A better name for this bill would be the Quack Lie Protection Act, because that’s exactly what it’s designed to do. Its real purpose is to defang the FDA and FTC to the point where they can do virtually nothing about misleading advertisements and false claims. Of course, the problem with this line of attack is that fraud and false advertising are not considered protected speech. Commercial speech is protected speech only when it is not false and therefore a vehicle for committing commercial fraud; regulation of commercial speech is well-established, if evolving, law. Of course, free speech has very little to do with the motivation behind this bill. In reality, supplement manufacturers and various other alt-med mavens want the freedom to make any claims they want, regardless of evidence. It would be like the DSHEA on steroids (which can be found in some supplements, by the way).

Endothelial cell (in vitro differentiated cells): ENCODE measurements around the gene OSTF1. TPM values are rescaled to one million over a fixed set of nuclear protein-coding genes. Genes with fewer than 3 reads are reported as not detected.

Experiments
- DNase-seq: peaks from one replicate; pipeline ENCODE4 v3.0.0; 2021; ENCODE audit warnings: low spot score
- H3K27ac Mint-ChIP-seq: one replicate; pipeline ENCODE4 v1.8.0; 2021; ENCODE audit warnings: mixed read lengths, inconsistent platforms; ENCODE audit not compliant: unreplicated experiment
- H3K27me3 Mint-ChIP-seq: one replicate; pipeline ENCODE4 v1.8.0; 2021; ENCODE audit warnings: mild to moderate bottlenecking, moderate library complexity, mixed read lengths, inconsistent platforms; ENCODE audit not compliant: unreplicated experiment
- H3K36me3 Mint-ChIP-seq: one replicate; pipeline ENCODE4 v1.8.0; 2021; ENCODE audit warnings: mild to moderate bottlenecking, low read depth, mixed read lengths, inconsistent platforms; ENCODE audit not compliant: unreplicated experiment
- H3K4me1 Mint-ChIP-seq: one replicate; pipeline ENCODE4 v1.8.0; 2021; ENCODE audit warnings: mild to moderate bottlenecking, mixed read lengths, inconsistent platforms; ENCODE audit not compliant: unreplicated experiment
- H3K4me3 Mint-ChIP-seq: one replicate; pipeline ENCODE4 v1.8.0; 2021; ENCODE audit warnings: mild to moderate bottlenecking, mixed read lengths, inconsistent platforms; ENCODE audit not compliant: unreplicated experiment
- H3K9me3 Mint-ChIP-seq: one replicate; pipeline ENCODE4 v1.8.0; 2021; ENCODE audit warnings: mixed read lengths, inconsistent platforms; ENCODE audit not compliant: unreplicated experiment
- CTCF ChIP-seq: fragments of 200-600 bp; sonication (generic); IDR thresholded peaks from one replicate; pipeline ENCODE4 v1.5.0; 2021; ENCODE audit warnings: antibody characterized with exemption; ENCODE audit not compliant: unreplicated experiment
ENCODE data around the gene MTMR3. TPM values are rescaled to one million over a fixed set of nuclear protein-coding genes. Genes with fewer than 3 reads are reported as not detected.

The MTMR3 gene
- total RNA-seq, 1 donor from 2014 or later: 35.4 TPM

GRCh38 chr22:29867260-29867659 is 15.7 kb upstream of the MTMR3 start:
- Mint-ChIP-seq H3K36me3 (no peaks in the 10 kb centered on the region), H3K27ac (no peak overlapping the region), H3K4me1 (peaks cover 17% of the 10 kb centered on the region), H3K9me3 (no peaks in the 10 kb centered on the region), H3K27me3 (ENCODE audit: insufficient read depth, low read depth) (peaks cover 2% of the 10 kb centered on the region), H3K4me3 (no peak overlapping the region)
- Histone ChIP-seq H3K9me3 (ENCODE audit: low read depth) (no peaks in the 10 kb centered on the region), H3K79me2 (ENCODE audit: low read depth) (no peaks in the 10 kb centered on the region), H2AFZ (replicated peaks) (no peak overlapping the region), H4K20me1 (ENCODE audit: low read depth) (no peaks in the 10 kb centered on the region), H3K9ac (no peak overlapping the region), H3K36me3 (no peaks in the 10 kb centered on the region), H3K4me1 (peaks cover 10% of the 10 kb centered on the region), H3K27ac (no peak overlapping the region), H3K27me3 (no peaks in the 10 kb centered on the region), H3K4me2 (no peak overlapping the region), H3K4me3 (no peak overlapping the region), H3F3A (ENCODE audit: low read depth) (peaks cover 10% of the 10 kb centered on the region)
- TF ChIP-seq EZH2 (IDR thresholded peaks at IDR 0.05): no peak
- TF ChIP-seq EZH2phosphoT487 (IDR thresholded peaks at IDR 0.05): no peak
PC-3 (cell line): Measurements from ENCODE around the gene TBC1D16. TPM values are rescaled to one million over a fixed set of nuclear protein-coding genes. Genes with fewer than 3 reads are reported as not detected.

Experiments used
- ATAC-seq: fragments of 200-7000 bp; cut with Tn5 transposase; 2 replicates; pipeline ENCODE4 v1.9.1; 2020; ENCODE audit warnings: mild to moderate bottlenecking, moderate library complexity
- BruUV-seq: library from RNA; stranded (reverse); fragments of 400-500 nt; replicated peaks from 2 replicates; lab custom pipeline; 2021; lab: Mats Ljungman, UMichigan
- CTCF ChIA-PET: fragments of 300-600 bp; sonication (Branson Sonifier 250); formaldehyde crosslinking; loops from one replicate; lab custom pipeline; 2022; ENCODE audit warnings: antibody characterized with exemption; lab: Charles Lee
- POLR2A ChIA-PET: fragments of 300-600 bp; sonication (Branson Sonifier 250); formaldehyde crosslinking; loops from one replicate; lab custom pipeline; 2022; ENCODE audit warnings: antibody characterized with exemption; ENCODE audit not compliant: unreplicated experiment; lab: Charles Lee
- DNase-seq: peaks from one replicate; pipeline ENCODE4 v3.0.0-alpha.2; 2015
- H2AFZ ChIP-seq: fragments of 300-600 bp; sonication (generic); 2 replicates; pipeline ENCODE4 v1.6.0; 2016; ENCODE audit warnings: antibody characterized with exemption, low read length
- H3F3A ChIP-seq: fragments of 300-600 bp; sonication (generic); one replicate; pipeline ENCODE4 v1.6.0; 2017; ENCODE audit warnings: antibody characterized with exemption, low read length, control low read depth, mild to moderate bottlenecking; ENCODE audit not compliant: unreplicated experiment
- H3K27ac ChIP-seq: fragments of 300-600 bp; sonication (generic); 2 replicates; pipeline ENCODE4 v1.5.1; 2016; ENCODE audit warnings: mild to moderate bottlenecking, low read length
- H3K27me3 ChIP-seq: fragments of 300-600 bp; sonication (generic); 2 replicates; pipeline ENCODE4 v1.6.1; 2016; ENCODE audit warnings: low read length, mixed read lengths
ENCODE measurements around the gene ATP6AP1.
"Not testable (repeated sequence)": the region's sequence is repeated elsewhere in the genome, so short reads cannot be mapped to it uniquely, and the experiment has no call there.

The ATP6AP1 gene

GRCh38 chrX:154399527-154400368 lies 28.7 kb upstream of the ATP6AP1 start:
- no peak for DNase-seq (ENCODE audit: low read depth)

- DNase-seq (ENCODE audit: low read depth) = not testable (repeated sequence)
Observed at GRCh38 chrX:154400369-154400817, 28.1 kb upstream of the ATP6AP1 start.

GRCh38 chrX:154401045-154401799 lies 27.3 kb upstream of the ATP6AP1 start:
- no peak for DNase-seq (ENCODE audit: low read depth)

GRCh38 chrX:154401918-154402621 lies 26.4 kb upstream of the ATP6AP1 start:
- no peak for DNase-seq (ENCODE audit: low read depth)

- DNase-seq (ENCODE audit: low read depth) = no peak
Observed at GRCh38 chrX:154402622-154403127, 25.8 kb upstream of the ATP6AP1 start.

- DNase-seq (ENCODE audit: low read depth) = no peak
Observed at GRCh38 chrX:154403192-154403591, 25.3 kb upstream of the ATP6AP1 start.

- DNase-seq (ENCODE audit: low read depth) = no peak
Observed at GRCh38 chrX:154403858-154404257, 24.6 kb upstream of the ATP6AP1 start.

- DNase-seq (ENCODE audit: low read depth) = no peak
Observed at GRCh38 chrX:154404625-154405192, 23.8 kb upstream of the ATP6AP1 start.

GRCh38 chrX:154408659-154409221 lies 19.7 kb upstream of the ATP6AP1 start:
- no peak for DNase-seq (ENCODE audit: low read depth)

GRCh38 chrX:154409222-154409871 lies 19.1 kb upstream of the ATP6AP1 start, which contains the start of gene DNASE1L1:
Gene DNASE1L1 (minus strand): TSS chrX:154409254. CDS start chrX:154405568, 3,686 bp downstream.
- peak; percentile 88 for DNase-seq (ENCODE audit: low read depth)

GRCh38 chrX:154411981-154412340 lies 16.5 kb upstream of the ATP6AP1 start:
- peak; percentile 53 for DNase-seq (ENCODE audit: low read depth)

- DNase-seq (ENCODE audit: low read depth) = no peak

Next up is this bill:

Similarly to HR 3394, HR 3395, The Health Freedom Act, will remove the unconstitutional FDA power of “prior restraint” over all nutrient-disease relationship claims. In other words, free speech health claims will no longer be universally banned but will be permitted. The burden of proof will properly and lawfully fall upon the FDA to establish “clear and convincing” evidence against a claim, after it has been made, if it believes a claim is false. The First Amendment of the Constitution was designed to protect the free speech of the people from the federal government imposing “prior restraint” on speech, the very thing the FDA has instated as the foundation for its operating procedure. This bill will preserve the proper and lawful prosecution of those who make false claims, but it will require the government and its agencies, particularly the FDA, to establish legitimate evidence against a claim that it believes to be false prior to taking any action against any person or entity rather, effectively restoring the First Amendment supremacy over the FDA.